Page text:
The appendices of aerodynamic data have been retained as useful material for teachers and students. The same caveats apply as formerly. The data are not intended for design, but only to illustrate orders of magnitude and trends. They are provided to give students and teachers ready access to some data to use in problems and projects.

We acknowledge with thanks the assistance of our colleague, Dr. J. H. de Leeuw, who reviewed the manuscript of Chapter 8 and made a number of helpful sugges­tions.

On a personal note—as the first author is now in the 11th year of his retirement, this work would not have been undertaken had Lloyd Reid not agreed to collaborate in the task, and if Maya Etkin had not encouraged her husband to take it on and sup­ported him in carrying it out.

In turn, the second author, having used the 1959 edition as a student (with the first author as supervisor), the 1972 text as a researcher, and the 1982 text as a teacher, wa. s both pleased and honored to work with Bernard Etkin in producing this most recent version of the book.

Toronto Bernard Etkin

December, 1994 Lloyd Duff Reid

1.1 The Subject Matter of Dynamics of Flight

This book is about the motion of vehicles that fly in the atmosphere. As such it be­longs to the branch of engineering science called applied mechanics. The three itali­cized words above warrant further discussion. To begin with fly—the dictionary defi­nition is not very restrictive, although it implies motion through the air, the earliest application being of course to birds. However, we also say “a stone flies” or “an ar­row flies,” so the notion of sustention (lift) is not necessarily implied. Even the at­mospheric medium is lost in “the flight of angels.” We propose as a logical scientific definition that flying be defined as motion through a fluid medium or empty space. Thus a satellite “flies” through space and a submarine “flies” through the water. Note that a dirigible in the air and a submarine in the water are the same from a mechani­cal standpoint—the weight in each instance is balanced by buoyancy. They are sim­ply separated by three orders of magnitude in density. By vehicle is meant any flying object that is made up of an arbitrary system of deformable bodies that are somehow joined together. To illustrate with some examples: (1) A rifle bullet is the simplest kind, which can be thought of as a single ideally rigid body. (2) A jet transport is a more complicated vehicle, comprising a main elastic body (the airframe and all the parts attached to it), rotating subsystems (the jet engines), articulated subsystems (the aerodynamic controls) and fluid subsystems (fuel in tanks). (3) An astronaut attached to his orbiting spacecraft by a long flexible cable is a further complex example of this general kind of system. Note that by the above definition a vehicle does not necessar­ily have to carry goods or passengers, although it usually does. The logic of the defi­nitions is simply that the underlying engineering science is common to all these ex­amples, and the methods of formulating and solving problems concerning the motion are fundamentally the same.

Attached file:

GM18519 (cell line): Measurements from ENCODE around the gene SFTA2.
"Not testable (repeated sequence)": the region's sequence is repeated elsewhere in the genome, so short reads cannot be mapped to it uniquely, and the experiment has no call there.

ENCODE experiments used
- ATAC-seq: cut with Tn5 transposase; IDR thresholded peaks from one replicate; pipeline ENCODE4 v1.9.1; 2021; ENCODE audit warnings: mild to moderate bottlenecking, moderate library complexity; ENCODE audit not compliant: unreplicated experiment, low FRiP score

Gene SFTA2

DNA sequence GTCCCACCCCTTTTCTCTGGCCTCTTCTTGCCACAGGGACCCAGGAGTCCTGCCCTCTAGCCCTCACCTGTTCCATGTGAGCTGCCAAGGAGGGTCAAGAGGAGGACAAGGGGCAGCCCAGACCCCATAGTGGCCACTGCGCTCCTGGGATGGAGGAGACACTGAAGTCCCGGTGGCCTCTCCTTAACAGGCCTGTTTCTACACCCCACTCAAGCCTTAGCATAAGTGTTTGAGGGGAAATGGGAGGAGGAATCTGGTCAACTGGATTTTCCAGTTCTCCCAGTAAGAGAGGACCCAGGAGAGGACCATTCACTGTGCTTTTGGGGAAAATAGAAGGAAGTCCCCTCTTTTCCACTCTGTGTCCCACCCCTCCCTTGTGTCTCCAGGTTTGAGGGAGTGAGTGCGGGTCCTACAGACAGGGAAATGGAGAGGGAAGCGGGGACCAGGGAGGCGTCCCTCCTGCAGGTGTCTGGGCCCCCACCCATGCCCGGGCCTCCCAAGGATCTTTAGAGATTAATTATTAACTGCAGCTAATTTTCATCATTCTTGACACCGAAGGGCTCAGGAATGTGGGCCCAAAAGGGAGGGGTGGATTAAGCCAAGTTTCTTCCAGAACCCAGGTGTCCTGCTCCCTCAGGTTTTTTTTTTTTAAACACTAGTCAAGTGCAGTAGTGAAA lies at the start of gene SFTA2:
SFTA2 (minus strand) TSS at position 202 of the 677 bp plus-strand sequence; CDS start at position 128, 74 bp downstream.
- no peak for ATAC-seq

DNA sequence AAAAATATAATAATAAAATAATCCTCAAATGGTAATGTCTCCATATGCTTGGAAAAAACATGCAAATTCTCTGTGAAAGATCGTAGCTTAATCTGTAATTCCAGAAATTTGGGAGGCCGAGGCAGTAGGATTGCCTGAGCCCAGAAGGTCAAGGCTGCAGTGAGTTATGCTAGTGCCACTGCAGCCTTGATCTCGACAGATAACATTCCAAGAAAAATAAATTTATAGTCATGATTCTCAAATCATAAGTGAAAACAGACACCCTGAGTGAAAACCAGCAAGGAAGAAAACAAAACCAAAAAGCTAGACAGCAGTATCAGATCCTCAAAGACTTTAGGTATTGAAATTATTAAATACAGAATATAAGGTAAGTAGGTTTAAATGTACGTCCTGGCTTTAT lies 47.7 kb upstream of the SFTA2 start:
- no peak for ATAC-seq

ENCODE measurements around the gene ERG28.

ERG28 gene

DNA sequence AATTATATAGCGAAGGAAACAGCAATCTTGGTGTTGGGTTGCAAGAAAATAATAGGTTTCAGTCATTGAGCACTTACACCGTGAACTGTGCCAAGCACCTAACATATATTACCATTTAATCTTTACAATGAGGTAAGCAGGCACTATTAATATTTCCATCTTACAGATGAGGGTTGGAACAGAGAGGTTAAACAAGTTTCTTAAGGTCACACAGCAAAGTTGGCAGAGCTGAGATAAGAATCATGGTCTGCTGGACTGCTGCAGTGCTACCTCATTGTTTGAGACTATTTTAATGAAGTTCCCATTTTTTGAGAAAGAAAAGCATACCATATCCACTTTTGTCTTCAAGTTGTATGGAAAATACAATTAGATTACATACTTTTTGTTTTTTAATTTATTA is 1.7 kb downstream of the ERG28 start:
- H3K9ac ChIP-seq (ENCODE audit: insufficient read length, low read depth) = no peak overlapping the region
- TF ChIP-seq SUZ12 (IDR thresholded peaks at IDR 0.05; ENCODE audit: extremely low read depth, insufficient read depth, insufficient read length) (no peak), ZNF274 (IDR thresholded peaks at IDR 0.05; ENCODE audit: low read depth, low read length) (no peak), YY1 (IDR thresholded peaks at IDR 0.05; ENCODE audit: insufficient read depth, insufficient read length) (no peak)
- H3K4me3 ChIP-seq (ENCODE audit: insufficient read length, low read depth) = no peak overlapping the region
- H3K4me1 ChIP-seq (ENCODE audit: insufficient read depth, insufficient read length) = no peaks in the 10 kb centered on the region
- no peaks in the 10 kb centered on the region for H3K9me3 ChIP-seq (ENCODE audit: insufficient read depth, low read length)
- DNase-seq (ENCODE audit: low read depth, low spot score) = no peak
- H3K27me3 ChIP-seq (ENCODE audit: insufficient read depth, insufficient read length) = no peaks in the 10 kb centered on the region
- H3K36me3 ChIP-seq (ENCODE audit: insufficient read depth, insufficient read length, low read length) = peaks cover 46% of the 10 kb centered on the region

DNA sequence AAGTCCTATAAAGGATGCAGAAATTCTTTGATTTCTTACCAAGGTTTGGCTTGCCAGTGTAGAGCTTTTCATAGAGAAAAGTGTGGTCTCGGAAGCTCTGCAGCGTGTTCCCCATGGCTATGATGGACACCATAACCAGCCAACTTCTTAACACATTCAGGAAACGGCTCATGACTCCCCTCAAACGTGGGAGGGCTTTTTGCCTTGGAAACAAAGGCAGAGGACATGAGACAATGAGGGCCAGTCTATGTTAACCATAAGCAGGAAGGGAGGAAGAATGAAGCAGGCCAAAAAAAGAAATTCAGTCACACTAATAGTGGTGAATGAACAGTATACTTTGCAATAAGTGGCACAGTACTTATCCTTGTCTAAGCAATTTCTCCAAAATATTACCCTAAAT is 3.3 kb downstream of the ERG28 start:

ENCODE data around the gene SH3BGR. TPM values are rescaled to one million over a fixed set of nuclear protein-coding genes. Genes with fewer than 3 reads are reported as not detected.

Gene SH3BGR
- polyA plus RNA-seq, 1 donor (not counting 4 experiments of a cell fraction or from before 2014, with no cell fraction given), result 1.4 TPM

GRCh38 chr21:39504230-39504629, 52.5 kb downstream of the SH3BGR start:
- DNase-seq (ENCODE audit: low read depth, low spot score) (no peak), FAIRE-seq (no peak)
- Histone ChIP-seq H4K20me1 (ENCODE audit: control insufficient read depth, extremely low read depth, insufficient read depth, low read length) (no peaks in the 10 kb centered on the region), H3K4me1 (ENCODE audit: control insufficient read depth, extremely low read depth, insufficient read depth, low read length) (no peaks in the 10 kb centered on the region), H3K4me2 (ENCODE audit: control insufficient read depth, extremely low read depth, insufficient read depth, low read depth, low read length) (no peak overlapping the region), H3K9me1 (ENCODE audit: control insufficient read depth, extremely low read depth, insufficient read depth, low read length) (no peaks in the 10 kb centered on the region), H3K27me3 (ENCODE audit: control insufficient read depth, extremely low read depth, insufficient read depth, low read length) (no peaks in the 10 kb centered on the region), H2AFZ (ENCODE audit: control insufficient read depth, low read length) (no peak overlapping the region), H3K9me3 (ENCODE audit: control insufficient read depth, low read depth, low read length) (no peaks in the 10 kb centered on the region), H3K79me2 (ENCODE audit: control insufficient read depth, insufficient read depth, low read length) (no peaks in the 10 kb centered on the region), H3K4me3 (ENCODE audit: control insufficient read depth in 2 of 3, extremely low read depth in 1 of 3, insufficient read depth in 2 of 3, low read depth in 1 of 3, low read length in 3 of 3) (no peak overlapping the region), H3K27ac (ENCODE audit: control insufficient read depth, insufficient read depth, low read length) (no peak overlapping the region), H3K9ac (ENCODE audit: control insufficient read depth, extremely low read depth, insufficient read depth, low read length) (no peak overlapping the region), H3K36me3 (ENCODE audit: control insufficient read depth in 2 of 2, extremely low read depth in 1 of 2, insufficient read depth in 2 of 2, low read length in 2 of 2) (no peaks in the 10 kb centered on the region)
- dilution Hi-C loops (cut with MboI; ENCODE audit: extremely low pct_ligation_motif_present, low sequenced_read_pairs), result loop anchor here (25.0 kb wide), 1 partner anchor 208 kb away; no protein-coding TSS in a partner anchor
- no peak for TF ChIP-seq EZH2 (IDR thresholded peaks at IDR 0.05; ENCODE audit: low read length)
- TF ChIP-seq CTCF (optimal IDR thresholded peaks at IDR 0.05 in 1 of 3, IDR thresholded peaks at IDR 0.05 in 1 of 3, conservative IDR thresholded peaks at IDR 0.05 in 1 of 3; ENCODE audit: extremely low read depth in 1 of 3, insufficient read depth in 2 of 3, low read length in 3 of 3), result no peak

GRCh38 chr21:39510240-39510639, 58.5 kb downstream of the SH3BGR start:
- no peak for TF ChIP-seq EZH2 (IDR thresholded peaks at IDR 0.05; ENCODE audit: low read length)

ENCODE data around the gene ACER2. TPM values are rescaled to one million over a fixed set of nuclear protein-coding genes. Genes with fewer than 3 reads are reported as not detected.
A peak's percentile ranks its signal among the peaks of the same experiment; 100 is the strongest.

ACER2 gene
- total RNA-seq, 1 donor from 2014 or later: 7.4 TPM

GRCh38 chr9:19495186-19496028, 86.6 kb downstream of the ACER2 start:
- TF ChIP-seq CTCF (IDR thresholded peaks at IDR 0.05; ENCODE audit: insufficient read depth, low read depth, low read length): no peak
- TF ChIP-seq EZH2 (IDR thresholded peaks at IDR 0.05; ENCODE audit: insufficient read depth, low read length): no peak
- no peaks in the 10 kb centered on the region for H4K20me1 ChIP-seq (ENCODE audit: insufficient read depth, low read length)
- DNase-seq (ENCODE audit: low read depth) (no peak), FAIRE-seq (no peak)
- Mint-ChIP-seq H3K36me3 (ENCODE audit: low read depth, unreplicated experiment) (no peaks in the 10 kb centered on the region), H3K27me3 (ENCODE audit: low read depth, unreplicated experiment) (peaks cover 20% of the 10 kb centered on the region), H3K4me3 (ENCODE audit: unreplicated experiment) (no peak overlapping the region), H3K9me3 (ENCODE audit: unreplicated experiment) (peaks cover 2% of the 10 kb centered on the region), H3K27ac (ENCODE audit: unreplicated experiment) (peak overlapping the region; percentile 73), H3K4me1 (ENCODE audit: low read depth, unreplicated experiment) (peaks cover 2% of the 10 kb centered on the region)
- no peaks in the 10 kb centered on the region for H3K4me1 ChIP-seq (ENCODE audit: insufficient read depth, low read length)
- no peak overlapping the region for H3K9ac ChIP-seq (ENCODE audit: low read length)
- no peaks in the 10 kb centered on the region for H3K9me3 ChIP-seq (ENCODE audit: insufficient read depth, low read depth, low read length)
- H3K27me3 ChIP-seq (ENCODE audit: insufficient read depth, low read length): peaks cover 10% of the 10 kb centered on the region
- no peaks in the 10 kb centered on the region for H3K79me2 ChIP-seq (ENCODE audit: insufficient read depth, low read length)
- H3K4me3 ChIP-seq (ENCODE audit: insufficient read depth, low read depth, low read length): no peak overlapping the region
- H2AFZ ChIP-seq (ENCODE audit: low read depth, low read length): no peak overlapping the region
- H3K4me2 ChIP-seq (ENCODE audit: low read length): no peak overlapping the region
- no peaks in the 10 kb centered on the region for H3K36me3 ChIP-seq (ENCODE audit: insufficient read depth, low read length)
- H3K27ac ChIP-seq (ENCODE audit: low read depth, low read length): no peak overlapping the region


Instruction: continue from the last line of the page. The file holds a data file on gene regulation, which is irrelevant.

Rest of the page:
As is usual with definitions, we can find examples that don’t fit very well. There are special cases of motion at an interface which we may or may not include in fly­ing—for example, ships, hydrofoil craft and air-cushion vehicles (ACV’s). In this connection it is worth noting that developments of hydrofoils and ACV’s are fre­quently associated with the Aerospace industry. The main difference between these cases, and those of “true” flight, is that the latter is essentially three-dimensional, whereas the interface vehicles mentioned (as well as cars, trains, etc.) move approxi­mately in a two-dimensional field. The underlying principles and methods are still the same however, with certain modifications in detail being needed to treat these “surface” vehicles.

Now having defined vehicles and flying, we go on to look more carefully at what we mean by motion. It is convenient to subdivide it into several parts:

 Figure 1.1 Block diagram of disciplines.

Gross Motion:

1. Trajectory of the vehicle mass center.1

2. “Attitude” motion, or rotations of the vehicle “as a whole.”

Fine Motion:

3. Relative motion of rotating or articulated subsystems, such as engines, gyro­scopes, or aerodynamic control surfaces.

4. Distortional motion of deformable structures, such as wing bending and twist­ing.

5. Liquid sloshing.

This subdivision is helpful both from the standpoint of the technical problems as­sociated with the different motions, and of the formulation of their analysis. It is surely self-evident that studies of these motions must be central to the design and op­eration of aircraft, spacecraft, rockets, missiles, etc. To be able to formulate and solve the relevant problems, we must draw on several basic disciplines from engineering science. The relationships are shown on Fig. 1.1. It is quite evident from this figure that the practicing flight dynamicist requires intensive training in several branches of engineering science, and a broad outlook insofar as the practical ramifications of his work are concerned.

In the classes of vehicles, in the types of motions, and in the medium of flight, this book treats a very restricted set of all possible cases. It deals only with the flight

‘It is assumed that gravity is uniform, and hence that the mass center and center of gravity (CG) are the same point.